Now in another file, instead of writing out an Ajax function from scratch, I can reference this script, and use one of its methods to create an ajax request with very little code.


var ajaxFunctions = require("./ajaxFunctions.js")


ajaxFunctions.ajaxRequest("GET", "example URL", console.log(data))


What’s going on here? I am exporting my ajaxFunctions code as an object, which then is required as a variable in a different file. I can then reference the methods of this object and use the ajaxRequest function that was declared originally. This is heaven for KISS and DRY principles as you do not have to repeat your code at all.


How does it work?


Browserify takes the scripts you declare to it and joins them together into one file. Anything that is required will also be pulled in, say if you required an external library for use on the client side.


You can name this file whatever you want but most docs aptly call it bundle.js. You then reference this one JS file in your HTML or template and you’re ready to go! That’s right, only one file in your HTML – not lots – that’s a major positive for understanding your code and debugging.


How can you get up and running?


First of all, install Browserify using:


npm install Browserify -g --save;


Now you need to bundle your scripts:


browserify script1.js script2.js  -o bundle.js


Make sure you include the file destinations and put the bundle.js file where you want relative to where you are running the command.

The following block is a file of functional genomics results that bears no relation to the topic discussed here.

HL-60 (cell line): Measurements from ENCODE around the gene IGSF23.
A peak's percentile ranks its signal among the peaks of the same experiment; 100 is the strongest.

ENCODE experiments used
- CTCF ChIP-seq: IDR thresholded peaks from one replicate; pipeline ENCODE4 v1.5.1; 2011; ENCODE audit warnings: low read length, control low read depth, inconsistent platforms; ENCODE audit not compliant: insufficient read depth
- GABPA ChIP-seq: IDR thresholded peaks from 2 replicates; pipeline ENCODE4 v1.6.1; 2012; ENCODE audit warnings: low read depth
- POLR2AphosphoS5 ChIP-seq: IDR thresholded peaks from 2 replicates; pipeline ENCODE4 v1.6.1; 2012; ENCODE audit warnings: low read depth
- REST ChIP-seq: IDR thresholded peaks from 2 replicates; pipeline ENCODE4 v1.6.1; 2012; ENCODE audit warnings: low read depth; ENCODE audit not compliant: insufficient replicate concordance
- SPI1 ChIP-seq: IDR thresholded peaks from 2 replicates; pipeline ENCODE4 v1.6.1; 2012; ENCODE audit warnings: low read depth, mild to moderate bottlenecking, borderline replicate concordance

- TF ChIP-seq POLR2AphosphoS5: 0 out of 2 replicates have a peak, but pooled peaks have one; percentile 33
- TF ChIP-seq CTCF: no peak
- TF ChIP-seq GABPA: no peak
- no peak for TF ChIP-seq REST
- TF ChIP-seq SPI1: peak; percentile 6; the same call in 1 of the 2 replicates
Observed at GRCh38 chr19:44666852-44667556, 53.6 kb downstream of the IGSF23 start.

That should be it but of course there are always issues! If you have any feel free to send me a message and I will respond quickly – I wish I had had someone to ask…


Extensions – Watchify!


Yes, I know what you’re thinking. I have to compose this bundle.js file every time I want to make a change…… No! You can install Watchify which will recompose the bundle.js file whenever you make a change to a JS file. If you use Nodemon this functionality should be familiar to you. Install like so:


npm install Watchify -g --save;


Use like so:


browserify script1.js script2.js  -o bundle.js


When this is running you will be able to see changes in action. Make sure it is running though, otherwise any changes you are making in your JS files will not be composed into the bundle.js and you will start scratching your head as to why nothing is working….. (I am of course speaking from experience….)


Summing it Up


Browserify solves the problems of having too many JS files referenced in your HTML, inability to use Node modules in the browser, and inability to reference your own modules in your own code.


Watchify streamlines the process of bundling your files and will make a change everytime you change a JS file in your project.